The Rhesus Chart - This Ain't Your Momma's Vampire Story

The Rhesus Chart  - Charles Stross

Brainycat's 5 "B"s:
blood: 2
boobs: 3
bombs: 0
bondage: 1
blasphemy: 4
Stars: 3.5
Bechdel Test: PASS
Deggan's Rule: FAIL
Gay Bechdel Test: FAIL

Please note: I don't review to provide synopses, I review to share a purely visceral reaction to books and perhaps answer some of the questions I ask when I'm contemplating investing time and money into a book.



The latest installment of the Laundry Files series is the best plot yet, has some brilliant moments but is tempered by whole chapters that feel phoned in. There's whole chunks of backstory and supporting cast member development that feel like they're just there to pad the wordcount. I was reading these chapters and imagined a dialogue between Mr. Stross and his editor:

"Hey Charles, I went over the latest revision with the publisher, they want to up the word count to justify the premium price."
"Well, the story is finished as it is..."
"Sure, and it's great, but maybe you could, you know, do that writing thing you do and make up some more stuff?"
"Where would I put more story? This is already the most complicated plot I've put together for any of the books in this series."
"Maybe you could throw in some long expositions about the supporting cast? And do lots of recaps, a'la 'The story so far' - the publisher thinks kids today with their short attention spans won't be able to follow along with all the doublecrossing doubleagents."
"Well, I suppose I could add a few paragraphs here and there. How much bigger is the book supposed to be?"
"Charles, we need to ask for another ten thousand words."
"ARE YOU FUCKING SHITTING ME?!?"
"No, I'm afraid not. Say, how's that advance treating you anyways?"

And thus we see the author playing around with different expositionary styles in a "let's break the fourth wall" kind way. We see the author spend a lot of time developing characters that are going to be dead by the end of the book. We get an inordinate amount of exposition with some ancillary plot twists, to the point where I think this book marks a sea change in Bob Howard's career at the Laundry. Previous books had Bob getting thrown around by bureaucratic forces outside of his comprehension or control, forcing him to battle Lovecraftian horrors on one hand while trying to find his way through Gilliam-esque horrors (see [1] and [2]) on the other hand, and this was part of the charm. This book sees Bob take control of major operations, manipulate the bureaucracy to his needs, play office politics with the best of them and generally act like a middle-management, PDA wielding Indiana Jones.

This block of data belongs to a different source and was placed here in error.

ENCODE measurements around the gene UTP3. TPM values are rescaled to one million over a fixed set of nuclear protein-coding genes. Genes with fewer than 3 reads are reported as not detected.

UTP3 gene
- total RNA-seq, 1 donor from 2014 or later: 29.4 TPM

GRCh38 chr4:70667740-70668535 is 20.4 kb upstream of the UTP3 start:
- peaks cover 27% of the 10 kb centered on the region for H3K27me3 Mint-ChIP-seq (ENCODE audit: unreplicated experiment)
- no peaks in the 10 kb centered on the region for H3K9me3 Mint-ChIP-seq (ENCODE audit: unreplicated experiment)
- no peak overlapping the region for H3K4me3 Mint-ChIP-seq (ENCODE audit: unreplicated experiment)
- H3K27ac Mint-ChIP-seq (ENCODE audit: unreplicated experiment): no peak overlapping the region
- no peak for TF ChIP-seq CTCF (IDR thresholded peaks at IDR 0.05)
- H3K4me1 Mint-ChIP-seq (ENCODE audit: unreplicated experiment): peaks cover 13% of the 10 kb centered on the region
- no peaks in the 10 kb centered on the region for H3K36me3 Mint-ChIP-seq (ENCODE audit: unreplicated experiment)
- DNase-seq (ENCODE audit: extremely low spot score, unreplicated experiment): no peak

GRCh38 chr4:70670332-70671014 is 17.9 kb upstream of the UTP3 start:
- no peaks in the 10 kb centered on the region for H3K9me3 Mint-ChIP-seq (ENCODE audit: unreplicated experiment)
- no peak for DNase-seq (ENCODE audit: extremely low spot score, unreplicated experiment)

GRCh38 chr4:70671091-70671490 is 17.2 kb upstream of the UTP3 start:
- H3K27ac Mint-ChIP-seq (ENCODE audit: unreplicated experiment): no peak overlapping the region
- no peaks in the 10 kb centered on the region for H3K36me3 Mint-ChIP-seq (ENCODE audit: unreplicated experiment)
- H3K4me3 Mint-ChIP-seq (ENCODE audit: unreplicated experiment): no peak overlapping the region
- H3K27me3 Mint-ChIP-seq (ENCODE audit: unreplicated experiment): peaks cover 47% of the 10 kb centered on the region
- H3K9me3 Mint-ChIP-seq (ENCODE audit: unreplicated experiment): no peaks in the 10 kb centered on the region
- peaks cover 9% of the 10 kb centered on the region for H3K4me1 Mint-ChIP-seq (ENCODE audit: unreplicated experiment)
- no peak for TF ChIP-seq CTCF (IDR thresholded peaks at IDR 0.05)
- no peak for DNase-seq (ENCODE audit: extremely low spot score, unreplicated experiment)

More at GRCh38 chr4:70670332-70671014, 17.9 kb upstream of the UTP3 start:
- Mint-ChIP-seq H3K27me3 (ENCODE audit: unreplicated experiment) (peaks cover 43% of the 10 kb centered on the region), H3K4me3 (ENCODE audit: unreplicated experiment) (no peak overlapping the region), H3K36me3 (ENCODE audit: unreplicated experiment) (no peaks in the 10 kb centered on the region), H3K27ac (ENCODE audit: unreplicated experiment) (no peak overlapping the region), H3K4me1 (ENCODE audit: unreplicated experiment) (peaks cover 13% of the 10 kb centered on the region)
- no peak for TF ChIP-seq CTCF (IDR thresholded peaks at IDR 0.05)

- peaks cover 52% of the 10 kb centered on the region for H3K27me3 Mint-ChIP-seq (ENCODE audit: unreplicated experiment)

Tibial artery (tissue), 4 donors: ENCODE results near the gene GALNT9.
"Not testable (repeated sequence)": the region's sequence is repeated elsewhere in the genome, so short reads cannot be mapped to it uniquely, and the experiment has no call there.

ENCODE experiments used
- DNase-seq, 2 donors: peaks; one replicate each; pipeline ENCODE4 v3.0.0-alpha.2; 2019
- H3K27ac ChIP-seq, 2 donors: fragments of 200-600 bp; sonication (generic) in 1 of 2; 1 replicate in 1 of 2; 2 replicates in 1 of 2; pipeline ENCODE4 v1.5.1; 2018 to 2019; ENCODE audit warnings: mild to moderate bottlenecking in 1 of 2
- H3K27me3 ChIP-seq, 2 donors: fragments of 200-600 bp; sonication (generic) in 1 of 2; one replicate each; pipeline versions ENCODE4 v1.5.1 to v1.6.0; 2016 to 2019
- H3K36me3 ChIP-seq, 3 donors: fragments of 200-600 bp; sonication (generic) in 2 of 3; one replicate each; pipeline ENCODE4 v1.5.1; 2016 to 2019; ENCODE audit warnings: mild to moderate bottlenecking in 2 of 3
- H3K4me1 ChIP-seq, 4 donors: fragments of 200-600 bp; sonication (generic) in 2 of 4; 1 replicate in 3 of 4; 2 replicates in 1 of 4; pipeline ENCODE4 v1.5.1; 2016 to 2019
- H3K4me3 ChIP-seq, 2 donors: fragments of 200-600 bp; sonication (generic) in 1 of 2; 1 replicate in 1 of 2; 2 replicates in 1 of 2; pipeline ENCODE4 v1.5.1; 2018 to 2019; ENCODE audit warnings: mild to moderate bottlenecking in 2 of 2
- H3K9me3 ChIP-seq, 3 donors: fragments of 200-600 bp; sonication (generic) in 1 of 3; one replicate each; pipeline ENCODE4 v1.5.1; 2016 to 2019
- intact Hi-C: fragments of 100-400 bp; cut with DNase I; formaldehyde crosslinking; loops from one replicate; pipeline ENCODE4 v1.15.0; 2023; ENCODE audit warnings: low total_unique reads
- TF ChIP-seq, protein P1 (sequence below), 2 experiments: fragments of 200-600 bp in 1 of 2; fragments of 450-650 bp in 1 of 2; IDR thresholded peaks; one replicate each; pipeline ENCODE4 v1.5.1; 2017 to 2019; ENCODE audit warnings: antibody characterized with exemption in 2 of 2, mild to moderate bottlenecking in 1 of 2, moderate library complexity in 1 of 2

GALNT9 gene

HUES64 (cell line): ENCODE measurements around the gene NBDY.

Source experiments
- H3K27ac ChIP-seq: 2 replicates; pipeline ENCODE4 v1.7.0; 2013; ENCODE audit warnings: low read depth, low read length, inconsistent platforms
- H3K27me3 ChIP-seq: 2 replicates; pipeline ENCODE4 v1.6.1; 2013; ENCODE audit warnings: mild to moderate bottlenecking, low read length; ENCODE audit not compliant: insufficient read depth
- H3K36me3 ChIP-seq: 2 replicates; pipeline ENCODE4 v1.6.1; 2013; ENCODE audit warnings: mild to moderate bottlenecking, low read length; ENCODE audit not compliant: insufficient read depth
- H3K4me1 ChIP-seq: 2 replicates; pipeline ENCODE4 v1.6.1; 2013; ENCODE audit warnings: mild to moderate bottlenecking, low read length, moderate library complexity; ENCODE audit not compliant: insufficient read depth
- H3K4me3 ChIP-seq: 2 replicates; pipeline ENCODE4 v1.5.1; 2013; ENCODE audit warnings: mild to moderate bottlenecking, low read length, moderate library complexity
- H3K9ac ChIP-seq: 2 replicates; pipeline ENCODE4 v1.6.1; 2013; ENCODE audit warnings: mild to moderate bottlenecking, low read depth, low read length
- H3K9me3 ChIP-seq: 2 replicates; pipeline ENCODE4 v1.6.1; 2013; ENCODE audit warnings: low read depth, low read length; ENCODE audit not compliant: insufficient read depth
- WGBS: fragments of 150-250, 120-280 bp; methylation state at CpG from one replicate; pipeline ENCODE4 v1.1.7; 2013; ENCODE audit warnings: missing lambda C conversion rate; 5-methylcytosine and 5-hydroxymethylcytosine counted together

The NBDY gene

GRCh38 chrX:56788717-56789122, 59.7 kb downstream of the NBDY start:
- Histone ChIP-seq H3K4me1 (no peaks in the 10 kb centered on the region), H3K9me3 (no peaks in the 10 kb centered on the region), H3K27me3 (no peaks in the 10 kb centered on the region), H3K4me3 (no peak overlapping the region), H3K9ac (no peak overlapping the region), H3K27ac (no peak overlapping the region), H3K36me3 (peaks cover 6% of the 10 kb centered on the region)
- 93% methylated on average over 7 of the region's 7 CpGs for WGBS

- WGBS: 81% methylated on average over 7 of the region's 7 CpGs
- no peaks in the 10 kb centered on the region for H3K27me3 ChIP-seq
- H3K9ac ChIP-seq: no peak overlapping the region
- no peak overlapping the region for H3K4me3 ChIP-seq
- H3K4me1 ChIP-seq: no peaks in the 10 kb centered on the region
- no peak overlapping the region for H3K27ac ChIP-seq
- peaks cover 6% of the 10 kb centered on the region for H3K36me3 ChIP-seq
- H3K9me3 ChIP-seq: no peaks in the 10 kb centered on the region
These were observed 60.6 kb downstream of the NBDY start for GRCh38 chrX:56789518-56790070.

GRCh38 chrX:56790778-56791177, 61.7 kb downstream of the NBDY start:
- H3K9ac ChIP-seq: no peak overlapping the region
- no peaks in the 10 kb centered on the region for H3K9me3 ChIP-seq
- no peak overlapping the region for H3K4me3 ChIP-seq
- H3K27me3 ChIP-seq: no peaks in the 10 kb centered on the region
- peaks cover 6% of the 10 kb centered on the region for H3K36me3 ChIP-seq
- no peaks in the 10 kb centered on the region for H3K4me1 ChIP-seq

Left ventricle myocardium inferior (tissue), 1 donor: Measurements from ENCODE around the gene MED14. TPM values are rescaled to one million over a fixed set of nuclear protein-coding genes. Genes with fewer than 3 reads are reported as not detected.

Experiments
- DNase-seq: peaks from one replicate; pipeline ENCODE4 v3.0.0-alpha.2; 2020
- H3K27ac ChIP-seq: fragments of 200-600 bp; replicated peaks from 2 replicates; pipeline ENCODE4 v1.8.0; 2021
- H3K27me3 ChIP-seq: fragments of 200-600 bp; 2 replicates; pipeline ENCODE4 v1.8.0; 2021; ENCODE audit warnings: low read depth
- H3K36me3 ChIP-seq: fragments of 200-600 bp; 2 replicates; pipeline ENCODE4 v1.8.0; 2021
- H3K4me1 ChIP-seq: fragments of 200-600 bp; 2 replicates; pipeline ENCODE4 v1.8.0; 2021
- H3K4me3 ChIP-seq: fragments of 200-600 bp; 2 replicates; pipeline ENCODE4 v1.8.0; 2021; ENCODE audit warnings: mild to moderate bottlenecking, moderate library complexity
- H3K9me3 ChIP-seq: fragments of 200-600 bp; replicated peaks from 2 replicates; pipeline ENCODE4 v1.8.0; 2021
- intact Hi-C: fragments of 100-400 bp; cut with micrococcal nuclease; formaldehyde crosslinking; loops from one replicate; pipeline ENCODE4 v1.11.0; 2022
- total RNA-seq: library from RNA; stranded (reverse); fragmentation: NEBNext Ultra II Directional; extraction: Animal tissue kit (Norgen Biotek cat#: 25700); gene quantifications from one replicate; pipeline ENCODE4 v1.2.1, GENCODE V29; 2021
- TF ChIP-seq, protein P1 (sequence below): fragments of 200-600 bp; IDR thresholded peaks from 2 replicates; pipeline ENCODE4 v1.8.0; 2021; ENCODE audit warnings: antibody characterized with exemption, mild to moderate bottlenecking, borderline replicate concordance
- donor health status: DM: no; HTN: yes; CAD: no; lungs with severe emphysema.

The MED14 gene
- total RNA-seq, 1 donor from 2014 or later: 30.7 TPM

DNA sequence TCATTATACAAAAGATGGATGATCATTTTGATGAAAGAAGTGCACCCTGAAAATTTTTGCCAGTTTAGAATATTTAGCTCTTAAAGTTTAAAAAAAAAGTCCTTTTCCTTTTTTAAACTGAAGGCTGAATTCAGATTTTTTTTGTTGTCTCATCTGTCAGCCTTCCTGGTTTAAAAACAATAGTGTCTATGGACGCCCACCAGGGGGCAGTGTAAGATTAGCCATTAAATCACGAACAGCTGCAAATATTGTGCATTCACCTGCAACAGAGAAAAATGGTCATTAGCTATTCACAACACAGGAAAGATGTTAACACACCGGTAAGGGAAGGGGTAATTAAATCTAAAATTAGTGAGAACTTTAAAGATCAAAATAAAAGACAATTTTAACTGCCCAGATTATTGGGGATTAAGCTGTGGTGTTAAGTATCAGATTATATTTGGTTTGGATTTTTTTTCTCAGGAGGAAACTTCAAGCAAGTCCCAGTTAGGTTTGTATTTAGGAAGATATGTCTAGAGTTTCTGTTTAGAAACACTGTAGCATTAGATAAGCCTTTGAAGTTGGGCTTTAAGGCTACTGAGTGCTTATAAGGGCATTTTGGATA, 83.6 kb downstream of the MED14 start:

I'm glad to see Bob's arc progressing so well, and the level of danger and plot complication get amped up to match. This is no Monty Haul campaign: the conflict in this story is something the likes of which the Laundry has never had to deal with before. Mr. Stross has clearly done his homework with regards to contemporary vampire mythology, and has worked very hard to put his own unique spin on it. I shan't spoil it for other readers but I'll say he stays true to the core concepts and ideals of vampirism while adding his specific spin on it and brilliantly lampoons the glut of popular vampire stories that have come out in the last few years. He's read everything from Stoker through Hamilton (at one point Bob is tasked with reading this same canon, and we clearly hear Charles whining about it through Bob's mouth) and he uses this knowledge to drop more than a few shoutouts to some of the better vampire stories. Let The Right One In and Near Dark get major nods, while the rest of the stories get their barbs here and there.

When the story is moving along, this is probably the best Laundry Files book yet. It's brilliantly plotted, the conflict is refreshing and interesting and the cast of characters is the best yet. But it felt like every time I was really into the pace, really absorbed by the story and the plot - oomph! - I ran headlong into pages of exposition that felt like trying to walk through knee deep mud. There's a lot of ancillary info thrown around that didn't directly affect the plot. This was necessary to provide the emotional backdrop of some of the characters to explain their motivations in subsequent chapters, and I have a very strong suspicion a lot of what we learned about these character's interior lives will be relevant in subsequent installments of the series. Which is great in the context of the whole series, but within the scope of this book it felt like clumsy writing. In the scope of this book alone, I would've appreciated some reworking of certain sections to make them more elegant and fit into the overall pace of the book better.

Charle's scathing treatment of the curses of modern life - particularly agile project management - should be studied by anyone who ever works with technology engineers. While parts of the plot drag, the insightful snarkiness of Bob's observations are hardly tempered at all. Technology plays less of a role in this book however; there's not as much here for the programming nerds to sink their teeth into. Overall, this book felt less like "Joe Programmer vs. The Eldritch Horrors, hilarity ensues" and more like "Bob the Middle Manager plays Van Helsing, hilarity ensues". At this rate of progression, however, there can't be many books left in the series.

Unless CASE NIGHTMARE GREEN comes about, and the publisher tries to pad the word count into a second series...

Two memorable quotes from this book:
"It suddenly dawns on me that I know about as much about looking after a pet cat as I know about flying a jet fighter: it’s all MEOW DAKKA-DAKKA ZOOM to me."

"We can't stop here, this is black pudding country!" (referencing another Terry Gilliam film)